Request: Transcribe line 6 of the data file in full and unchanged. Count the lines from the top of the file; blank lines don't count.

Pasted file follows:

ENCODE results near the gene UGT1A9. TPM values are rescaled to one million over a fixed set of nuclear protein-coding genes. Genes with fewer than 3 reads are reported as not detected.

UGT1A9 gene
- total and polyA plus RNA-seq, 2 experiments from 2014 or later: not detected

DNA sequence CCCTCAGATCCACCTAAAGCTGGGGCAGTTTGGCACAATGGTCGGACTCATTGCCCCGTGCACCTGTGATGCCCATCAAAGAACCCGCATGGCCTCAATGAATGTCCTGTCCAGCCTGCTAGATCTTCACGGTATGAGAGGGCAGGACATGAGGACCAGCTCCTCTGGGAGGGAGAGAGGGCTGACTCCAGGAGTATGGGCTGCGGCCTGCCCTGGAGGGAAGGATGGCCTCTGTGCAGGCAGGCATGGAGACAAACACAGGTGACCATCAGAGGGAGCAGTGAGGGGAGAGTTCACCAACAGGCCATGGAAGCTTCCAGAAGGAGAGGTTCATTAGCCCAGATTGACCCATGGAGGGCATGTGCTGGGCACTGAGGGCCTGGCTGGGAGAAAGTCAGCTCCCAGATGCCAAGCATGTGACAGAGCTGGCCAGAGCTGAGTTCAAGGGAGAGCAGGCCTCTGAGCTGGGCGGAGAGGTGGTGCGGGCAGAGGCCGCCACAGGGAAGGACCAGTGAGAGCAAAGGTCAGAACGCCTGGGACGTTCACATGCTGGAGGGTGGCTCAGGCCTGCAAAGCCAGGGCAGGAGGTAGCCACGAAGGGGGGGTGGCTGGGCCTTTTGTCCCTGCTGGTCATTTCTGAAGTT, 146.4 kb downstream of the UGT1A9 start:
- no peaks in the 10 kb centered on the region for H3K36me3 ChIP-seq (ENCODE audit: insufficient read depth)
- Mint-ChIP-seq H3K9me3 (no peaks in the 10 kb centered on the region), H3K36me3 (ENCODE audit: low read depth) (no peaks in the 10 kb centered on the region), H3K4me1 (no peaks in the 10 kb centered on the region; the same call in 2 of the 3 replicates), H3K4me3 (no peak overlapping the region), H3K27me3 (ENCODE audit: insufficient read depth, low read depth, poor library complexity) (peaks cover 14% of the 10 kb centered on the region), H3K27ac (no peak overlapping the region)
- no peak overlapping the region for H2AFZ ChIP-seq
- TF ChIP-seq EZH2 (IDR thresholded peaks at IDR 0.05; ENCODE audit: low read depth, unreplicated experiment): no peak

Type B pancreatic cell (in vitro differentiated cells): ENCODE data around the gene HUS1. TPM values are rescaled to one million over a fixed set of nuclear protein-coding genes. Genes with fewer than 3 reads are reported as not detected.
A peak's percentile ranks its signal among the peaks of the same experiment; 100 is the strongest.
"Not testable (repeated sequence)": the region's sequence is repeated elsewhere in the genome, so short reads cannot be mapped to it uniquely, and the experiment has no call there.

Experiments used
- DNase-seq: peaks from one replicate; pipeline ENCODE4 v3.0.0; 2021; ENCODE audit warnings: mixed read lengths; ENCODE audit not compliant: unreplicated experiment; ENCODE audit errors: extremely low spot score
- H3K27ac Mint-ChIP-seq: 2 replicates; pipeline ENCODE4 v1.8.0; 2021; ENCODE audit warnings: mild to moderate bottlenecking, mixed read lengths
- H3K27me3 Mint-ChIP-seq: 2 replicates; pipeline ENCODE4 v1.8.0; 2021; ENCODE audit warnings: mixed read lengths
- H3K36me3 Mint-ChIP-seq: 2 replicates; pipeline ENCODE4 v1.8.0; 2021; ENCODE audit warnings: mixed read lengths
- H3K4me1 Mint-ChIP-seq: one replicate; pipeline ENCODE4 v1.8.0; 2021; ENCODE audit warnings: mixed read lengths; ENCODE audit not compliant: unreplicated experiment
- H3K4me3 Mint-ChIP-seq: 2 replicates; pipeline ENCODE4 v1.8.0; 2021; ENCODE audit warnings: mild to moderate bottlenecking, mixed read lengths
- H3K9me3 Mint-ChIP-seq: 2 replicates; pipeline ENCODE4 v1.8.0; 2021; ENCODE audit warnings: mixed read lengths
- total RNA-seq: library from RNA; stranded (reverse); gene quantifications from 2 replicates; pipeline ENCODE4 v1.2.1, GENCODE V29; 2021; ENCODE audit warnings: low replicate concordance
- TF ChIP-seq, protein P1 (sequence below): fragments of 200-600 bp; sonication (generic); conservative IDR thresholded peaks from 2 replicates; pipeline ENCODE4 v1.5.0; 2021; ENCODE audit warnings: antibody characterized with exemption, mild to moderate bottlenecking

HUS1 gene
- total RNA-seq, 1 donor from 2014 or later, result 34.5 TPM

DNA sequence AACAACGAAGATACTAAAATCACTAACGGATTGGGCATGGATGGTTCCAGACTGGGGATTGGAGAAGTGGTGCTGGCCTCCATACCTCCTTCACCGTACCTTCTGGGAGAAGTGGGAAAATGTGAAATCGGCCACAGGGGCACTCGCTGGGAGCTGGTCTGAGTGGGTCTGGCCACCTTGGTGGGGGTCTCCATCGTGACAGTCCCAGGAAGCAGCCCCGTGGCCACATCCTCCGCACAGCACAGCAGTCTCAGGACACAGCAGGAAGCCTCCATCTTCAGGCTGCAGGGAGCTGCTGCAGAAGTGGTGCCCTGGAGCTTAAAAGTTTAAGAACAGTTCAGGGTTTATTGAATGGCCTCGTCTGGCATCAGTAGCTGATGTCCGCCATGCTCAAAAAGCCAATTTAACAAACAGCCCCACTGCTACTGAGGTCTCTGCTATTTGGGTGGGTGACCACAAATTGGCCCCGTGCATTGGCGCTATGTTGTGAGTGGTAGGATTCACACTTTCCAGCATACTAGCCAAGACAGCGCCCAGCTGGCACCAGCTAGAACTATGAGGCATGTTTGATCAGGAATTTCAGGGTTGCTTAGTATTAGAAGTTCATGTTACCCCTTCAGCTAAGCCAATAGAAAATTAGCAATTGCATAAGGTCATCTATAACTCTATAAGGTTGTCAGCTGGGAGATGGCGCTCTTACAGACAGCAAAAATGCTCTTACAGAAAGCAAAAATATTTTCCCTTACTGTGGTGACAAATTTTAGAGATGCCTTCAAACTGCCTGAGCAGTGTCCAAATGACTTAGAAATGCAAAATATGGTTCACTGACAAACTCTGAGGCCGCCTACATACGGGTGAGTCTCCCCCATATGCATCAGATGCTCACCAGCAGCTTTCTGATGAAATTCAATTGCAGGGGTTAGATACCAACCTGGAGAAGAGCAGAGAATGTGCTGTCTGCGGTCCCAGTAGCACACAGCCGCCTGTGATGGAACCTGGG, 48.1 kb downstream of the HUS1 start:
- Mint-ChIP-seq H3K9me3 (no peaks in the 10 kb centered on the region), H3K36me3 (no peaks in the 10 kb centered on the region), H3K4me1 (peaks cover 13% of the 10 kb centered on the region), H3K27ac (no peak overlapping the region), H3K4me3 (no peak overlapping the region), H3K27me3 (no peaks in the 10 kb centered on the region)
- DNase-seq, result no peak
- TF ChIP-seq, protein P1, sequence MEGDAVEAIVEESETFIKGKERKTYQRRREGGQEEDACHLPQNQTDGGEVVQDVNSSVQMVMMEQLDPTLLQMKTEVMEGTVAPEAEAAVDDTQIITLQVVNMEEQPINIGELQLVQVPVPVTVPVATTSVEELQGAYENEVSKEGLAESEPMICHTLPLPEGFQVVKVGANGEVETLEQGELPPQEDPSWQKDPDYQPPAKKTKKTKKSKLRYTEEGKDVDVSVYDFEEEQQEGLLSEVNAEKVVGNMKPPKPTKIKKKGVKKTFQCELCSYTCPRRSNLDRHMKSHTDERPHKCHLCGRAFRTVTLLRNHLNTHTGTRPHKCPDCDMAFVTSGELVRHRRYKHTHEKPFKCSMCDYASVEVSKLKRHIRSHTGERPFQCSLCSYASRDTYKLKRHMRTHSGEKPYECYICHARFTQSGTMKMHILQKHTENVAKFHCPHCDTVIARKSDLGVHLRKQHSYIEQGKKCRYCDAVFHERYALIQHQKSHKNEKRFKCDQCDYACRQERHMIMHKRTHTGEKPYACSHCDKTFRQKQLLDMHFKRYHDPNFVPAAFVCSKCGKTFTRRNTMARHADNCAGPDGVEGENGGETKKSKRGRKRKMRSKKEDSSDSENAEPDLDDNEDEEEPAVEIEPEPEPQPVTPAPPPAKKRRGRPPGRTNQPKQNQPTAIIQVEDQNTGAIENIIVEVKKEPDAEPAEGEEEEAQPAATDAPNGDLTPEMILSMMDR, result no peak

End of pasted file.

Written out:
- Mint-ChIP-seq H3K9me3 (no peaks in the 10 kb centered on the region), H3K36me3 (ENCODE audit: low read depth) (no peaks in the 10 kb centered on the region), H3K4me1 (no peaks in the 10 kb centered on the region; the same call in 2 of the 3 replicates), H3K4me3 (no peak overlapping the region), H3K27me3 (ENCODE audit: insufficient read depth, low read depth, poor library complexity) (peaks cover 14% of the 10 kb centered on the region), H3K27ac (no peak overlapping the region)